Transcript – Discussion of the Clinical Evaluation of the COBRA PzF NanoCoated Stent – Dr. Philip Urban

Dr. Donald Cutlip:

Hi, I’m Don Cutlip from Boston, Massachusetts. I’m here with Dr. Philip Urban from Geneva, Switzerland, and the Principal Investigator of the LEADERS FREE trial. Welcome, Philip. And we’re going to talk today about the eCOBRA results, and a bit about the clinical development from the COBRA PzF NanoCoated Stent.

Dr. Philip Urban:

Yes, absolutely. Hi, Don. Nice to see you here in Paris. Yeah, the eCOBRA was presented just two days ago by Luke Maillard, who is the PI from France, in the South of France. And, there are several really interesting, and quite impressive, aspects to that large registry. It’s French. It’s prospective, multicenter. They got very close to 1,000 patients. So, that’s quite something. And the methodology I think has been quite strict. They’ve had a sort of independent CEC, and independent angiographic reviews. It’s quite solid, in that respect. And yes, I think many of the results are extremely interesting.

But perhaps before that, Luke tells us that they feel they’ve selected patients that are close to the LEADERS FREE population. And certainly looking at the mean age, I think it’s in the range of 75, that does fit that bill. We don’t have quite enough information to make quite sure how comparable the populations are. But, they are defined in a very simple, operational way as non-DES candidates. Of course, I guess that could vary from center to center, but yes. They’ve got good, solid follow-up, with excellent numbers. Hardly anyone lost a follow up, out to one year.

Dr. Donald Cutlip:

And they had a high rate of acute coronary syndrome patients, as well.

Dr. Philip Urban:

Very important. Absolutely. I think it was in the range of 40 or 50% of patients presenting with either non-STEMI or STEMI. Yeah, you’re right. Very important to make that point.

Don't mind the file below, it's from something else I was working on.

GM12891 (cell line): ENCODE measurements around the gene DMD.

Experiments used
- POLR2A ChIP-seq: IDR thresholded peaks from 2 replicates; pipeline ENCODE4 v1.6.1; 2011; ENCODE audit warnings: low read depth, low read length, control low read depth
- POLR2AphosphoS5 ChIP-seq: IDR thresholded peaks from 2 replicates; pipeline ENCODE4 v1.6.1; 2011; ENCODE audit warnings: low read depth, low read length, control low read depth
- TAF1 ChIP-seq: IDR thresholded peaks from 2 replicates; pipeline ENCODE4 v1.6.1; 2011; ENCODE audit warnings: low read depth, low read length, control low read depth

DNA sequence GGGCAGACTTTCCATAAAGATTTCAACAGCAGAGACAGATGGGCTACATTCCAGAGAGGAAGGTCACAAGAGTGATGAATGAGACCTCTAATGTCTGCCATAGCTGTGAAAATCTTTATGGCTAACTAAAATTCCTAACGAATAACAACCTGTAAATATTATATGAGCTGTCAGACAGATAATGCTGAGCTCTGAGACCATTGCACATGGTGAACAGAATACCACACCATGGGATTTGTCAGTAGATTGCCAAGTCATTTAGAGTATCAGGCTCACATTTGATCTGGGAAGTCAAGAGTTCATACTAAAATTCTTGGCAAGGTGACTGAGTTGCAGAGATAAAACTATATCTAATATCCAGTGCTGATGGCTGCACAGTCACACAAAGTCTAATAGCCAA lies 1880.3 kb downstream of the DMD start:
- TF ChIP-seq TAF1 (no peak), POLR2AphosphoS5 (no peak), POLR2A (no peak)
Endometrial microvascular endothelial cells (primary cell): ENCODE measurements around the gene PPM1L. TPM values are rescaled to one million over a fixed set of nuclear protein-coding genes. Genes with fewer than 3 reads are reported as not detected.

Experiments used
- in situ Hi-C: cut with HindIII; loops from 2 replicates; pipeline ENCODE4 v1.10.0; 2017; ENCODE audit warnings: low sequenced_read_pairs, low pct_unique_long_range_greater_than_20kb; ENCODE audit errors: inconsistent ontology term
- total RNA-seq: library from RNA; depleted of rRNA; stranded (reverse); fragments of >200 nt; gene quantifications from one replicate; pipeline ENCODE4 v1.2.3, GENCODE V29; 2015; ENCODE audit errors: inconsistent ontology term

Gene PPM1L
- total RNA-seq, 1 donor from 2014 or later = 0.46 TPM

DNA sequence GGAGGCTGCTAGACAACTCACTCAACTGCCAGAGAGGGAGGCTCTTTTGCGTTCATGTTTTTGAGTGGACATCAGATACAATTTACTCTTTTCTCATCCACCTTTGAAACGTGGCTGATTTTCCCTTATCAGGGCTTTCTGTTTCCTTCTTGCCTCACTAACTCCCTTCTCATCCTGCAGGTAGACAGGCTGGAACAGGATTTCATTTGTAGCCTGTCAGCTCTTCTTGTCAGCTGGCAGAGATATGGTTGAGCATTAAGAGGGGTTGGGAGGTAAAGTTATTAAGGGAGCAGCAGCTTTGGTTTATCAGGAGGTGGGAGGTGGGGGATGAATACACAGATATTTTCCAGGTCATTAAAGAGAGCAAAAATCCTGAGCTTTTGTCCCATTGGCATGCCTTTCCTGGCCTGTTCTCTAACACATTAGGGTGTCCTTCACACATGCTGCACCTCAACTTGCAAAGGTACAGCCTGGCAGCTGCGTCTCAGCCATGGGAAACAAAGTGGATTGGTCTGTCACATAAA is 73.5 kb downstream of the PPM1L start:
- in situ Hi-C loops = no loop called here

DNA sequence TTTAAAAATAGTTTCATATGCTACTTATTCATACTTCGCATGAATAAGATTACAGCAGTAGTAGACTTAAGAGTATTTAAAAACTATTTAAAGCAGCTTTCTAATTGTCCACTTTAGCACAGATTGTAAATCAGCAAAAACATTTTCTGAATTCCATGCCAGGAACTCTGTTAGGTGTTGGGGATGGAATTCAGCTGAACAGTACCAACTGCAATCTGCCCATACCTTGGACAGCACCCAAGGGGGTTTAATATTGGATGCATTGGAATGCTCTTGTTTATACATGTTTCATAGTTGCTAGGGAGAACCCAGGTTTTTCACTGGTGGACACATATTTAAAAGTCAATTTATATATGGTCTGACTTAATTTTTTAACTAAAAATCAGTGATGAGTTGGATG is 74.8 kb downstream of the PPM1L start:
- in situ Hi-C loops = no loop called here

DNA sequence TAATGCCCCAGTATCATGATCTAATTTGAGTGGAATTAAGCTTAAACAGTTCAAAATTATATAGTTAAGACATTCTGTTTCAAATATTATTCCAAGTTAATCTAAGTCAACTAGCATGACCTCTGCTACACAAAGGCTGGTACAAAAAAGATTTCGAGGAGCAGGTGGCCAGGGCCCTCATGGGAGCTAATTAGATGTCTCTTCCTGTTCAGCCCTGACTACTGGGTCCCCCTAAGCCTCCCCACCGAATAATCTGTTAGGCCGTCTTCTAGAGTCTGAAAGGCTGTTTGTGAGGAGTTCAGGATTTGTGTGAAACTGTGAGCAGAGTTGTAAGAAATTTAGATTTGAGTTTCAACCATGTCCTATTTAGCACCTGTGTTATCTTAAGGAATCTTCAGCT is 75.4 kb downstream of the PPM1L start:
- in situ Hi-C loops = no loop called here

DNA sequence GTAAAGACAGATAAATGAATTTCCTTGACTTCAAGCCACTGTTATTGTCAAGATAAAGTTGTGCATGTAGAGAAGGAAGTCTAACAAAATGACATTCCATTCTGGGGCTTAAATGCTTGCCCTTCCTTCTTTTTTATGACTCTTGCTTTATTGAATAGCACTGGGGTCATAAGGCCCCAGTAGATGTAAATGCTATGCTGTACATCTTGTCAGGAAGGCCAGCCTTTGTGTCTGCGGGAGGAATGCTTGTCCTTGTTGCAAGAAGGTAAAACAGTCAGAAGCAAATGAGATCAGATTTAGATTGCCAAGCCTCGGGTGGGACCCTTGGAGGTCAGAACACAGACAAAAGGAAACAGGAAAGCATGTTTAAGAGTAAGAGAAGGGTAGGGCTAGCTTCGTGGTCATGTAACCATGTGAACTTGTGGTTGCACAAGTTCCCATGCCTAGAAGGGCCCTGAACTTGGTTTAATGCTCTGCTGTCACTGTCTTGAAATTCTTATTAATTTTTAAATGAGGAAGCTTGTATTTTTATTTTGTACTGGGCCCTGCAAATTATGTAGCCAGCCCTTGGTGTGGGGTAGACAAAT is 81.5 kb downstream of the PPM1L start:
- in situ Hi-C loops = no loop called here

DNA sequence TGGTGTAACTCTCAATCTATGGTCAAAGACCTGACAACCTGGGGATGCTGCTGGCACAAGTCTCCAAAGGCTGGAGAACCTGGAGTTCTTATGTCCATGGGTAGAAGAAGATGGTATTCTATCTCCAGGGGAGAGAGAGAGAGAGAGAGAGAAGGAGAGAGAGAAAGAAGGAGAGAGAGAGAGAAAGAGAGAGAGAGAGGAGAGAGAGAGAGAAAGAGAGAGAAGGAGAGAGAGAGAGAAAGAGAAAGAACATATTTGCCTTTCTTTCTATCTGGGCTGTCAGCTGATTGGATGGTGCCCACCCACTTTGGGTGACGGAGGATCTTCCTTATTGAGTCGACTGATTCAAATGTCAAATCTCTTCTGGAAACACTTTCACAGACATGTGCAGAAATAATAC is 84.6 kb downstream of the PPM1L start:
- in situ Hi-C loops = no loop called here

And one of the numbers that I was impressed of, very favorably, was the need for repeat revascularization. I mean, that was in the… just above 4% one year. And when you think that what we know of the late loss with this device, it’s not a drug-eluting stent. Its major feature is its thromboresistance. I think that that TLR is really, quite spectacularly good. So this is real life, in France. There’s no problem to re-cath people, if they need it. So they would’ve had it, if they had needed it. So that’s the number that to me is most encouraging.

There are a number of other numbers that are interesting. The stent thrombosis was 1.2 definite and probable at one year. It is an important point because, you can either be an optimist and say, “In LEADERS FREE it was more than 2%. So if these are roughly the same patients, this is telling us something.” If on the other hand you say, “Yes, but this stent is supposed to be supremely thromboresistant. Then is that number still as good as you could have hoped for?” I think the investigators are going to have to look into that data in great detail. Find the relationship between DAPT duration, and the thrombotic events. Whether MI, stent thrombosis, and so on. And tease out more information. It’s probably there for us to find, but we haven’t yet seen it. This is a preliminary analysis.

Dr. Donald Cutlip:

I mean, I think that’s a great point because since there was a registry, that there was not so much protocol driven, DAPT duration. So I think investigators were doing different things. Some got single antiplatelet therapy. Sometimes it was only two or three weeks. And whether that has any impact on stent thrombosis. I think that would be important to sort out.

Dr. Philip Urban:

Absolutely. And I think we shall. I think Luke was quite positive that he could eventually get that information. They’ve only just finished looking at… having a first look at this dataset. And so we will eventually have that information.

Dr. Donald Cutlip:

I think, it was important for them, obviously, to present the results here, and he just has seen the data. So I think we’re both confident that he’ll go back and the investigators will go back, and look at these other questions.

Dr. Philip Urban: